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  • Registered Users Posts: 14,213 ✭✭✭✭ Grizzly 45


    Was ours when and if things had finally gone to GTFOD.
    Was only to be used in it is happening right now,and you should have gone like, Yesterday! Situations. By using how many exclamination marks behind the message you had a good idea how serious the situation was going to be.

    Confucius say."He who says one man cannot change World. Never has eaten bat soup in Wuhan!"



  • Registered Users Posts: 3,956 Doc Ruby


    How about "Catch you on the flip side..." for the boards version with the dots serving the purpose of exclamation marks. :D


  • Closed Accounts Posts: 902 baords dyslexic


    touts wrote: »


    Every few months I turn over the drums with a friend who has a gas hob as his main cooker. That way the gas doesn’t go stale (actually does anyone know how long a drum of gas should last?).

    No need to bother butane and propane don't go off like petrol. The gas will last in the bottles untill the bottles rust out ;)


  • Moderators, Recreation & Hobbies Moderators, Sports Moderators Posts: 15,388 Mod ✭✭✭✭ Tabnabs


    A very interesting prediction that would mean the USA may not have to be the world police force (amongst other things...) for that much longer.
    Growth in shale oil and gas supplies will make the US virtually self-sufficient in energy by 2030, according to a BP report published on Wednesday.

    In a development with enormous geopolitical implications, the country's dependence on oil imports from potentially volatile countries in the Middle East and elsewhere would disappear, BP said, although Britain and western Europe would still need Gulf supplies.

    BP's latest energy outlook forecasts a growth in unconventional energy sources, "including US shale oil and gas, Canadian oil sands and Brazilian deepwater, plus a gradual decline in demand, that would see [North America] become almost totally energy self-sufficient" in two decades.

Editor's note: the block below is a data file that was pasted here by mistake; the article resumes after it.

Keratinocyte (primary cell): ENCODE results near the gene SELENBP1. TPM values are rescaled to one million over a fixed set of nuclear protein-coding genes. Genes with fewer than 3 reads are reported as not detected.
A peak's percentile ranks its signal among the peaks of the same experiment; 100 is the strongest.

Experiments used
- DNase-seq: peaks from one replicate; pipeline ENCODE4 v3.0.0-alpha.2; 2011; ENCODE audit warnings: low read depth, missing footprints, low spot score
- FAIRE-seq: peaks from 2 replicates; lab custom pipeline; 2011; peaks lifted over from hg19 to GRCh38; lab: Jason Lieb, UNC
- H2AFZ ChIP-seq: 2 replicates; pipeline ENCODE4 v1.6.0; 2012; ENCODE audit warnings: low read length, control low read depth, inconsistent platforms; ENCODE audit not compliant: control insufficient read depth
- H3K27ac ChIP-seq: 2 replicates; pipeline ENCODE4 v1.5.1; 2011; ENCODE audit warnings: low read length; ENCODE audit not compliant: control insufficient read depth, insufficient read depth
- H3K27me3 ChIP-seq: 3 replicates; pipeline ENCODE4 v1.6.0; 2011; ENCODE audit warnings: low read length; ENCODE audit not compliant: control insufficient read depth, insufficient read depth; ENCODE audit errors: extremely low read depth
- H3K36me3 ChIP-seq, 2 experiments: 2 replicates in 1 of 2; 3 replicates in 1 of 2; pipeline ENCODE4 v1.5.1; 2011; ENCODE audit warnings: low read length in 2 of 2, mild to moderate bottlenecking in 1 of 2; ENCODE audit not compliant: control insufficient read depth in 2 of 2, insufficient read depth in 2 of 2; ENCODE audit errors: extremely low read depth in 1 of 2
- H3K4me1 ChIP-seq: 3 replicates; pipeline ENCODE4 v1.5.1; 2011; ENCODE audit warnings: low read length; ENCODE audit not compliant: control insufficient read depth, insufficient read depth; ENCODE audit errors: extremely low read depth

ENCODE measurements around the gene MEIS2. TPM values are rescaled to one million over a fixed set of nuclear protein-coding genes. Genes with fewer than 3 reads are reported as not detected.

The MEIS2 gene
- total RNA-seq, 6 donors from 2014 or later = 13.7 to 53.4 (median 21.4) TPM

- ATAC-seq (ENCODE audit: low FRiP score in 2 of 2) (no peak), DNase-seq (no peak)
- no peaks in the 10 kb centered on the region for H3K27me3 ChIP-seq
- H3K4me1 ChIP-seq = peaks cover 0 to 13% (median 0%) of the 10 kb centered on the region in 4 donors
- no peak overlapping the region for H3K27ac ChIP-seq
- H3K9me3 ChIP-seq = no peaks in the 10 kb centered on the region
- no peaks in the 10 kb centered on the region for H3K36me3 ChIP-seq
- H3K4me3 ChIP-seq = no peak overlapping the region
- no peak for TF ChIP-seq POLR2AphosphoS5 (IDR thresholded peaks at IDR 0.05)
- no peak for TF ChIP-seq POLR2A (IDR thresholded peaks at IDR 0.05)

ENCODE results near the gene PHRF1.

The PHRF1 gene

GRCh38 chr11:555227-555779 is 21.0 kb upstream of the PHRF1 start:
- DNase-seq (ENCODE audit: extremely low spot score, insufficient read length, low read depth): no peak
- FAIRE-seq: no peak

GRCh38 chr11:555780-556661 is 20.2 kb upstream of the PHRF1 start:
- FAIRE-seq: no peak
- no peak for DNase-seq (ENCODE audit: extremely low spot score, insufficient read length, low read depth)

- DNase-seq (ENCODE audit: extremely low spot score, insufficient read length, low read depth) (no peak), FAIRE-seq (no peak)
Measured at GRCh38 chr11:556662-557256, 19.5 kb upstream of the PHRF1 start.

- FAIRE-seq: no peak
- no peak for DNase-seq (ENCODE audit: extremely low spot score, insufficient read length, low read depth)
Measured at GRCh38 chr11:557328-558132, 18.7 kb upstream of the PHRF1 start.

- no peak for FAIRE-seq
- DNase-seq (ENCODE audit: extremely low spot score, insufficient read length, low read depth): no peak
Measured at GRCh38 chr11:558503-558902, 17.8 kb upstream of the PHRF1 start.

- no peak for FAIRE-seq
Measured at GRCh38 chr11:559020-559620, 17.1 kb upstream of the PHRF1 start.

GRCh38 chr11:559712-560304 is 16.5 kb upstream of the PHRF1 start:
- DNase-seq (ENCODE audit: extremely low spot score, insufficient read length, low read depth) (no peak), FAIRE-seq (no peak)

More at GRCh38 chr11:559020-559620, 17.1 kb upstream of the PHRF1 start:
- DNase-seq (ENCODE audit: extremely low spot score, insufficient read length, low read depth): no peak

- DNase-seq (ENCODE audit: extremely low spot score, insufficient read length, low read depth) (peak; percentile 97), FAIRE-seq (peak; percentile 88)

BP's chief executive, Bob Dudley, said: "Our report challenges some long-held beliefs. Significant changes in US supply-and-demand prospects, for example, highlight the likelihood that import dependence in what is today's largest energy importer will decline substantially."

    The report said the volume of oil imports in the US would fall below 1990s levels, largely due to rising domestic shale oil production and ethanol replacing crude. The US would also become a net exporter of natural gas.

    Overall, global energy demand would surge in the next 20 years, fuelled by economic and population growth in China and India, but at a slowing annual rate, due to advances in energy efficiency and growth of renewables. China would leapfrog the US to become the biggest energy importer.

    By 2030, China and India would be the world's largest and third-largest economies and energy consumers, jointly accounting for about 35% of global population, GDP and energy demand.

    World energy demand is likely to grow by 39% over the next two decades, or 1.6% annually, almost entirely in non-OECD countries. Consumption in OECD countries is expected to rise by just 4% in total over the period.